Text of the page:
It is now mid-way through the 2022 yachting season and the industry is full speed ahead. With bulging order books and an unprecedented demand on boats across the world, the industry is currently in an era never before seen. Here we take a look at the factors which are affecting superyacht businesses and what the rest of the year is shaping up to look like.
COVID-19 Changed Our Outlook
Ultimately the COVID-19 pandemic played the biggest role in the current never-before-seen demand for yachts. The global lockdowns and fear that ensued when COVID-19 emerged changed the way many of us approached life. It made us consider what was important, and that was family. It wasn’t any different for UHNWI’s, who looked to yachting as a way of spending social distanced time with their loved ones in safety. Yachts allowed them to still enjoy holidays and travel, but in a bubble of cleanliness and far from other people. Combine this with the growth in remote working, which allows people to spend prolonged periods on their yachts whilst still keeping in touch with work commitments, and you have the perfect combination.
The Superyacht Industry has Seen Unprecedented Growth
Never before has there been such a demand on superyachts – or indeed any boats – as there has been in 2022. Both new and used superyachts are a hot commodity and it is reported that there are currently 1,024 superyachts in build or on order, a figure which has increased from 604 at the start of 2022. To put this into context, that is a 24.7% rise on 2021 (the second best year for new orders on record) and even pips 2009 – the previous top year – by 1.9%. In monetary figures, in 2021 the luxury yacht market was worth $10,860 million. Based on this year’s growth, the market is expected to be worth in the region of $16,680 million in 2028.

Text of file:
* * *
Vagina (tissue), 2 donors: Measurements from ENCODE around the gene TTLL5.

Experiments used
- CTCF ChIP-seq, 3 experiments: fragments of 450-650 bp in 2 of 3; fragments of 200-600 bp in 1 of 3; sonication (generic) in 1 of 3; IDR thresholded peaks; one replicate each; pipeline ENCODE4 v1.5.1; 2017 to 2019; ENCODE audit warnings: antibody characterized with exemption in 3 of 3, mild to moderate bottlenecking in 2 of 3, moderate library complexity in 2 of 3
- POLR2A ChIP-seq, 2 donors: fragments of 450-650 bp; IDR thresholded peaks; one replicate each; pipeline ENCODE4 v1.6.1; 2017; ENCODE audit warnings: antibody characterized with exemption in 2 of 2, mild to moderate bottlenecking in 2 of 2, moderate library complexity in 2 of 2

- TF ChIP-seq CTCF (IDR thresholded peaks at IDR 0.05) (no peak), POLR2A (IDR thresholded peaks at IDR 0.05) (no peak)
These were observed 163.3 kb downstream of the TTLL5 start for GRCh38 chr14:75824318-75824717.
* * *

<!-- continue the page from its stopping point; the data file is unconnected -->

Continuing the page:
Italian shipyards are leading the way, with the Global Order Book recording more than 500 projects in 2022 at major shipyards such as Ferretti and Azimut-Benetti. However it is German and Norwegian shipyards who are building the largest superyachts this year, with the average length of a yacht in German shipyard Lürssen measuring a whopping 124 metres. In fact, if you combined the length of all superyachts on order in 2022 they would measure over 4 kilometres!
The Demographics of Superyachts Owners and Charterers are changing
During 2020, data has revealed that a new billionaire was created every 17 hours, with a record number of 493 people joining this elite group. The war in Ukraine and subsequent sanctions on Russian oligarchs did cause the numbers of billionaires to drop slightly, although overall the total wealth stayed at record highs. However, it’s the age of new superyacht owners and charterers which as marked the biggest change in demographics.
Over the past 20 years, the average age of a superyacht owner has dropped by about 10 years, a trend which is believed to continue. It is predicted that within two decades the average age will be between 35 and 45 years old. While we’re seeing a trend in millennials preferring to charter a superyacht rather than head down the road of ownership, there is still a huge number who are ordering custom new builds that are challenging the status quo.
New Styles of Yacht are Gaining Popularity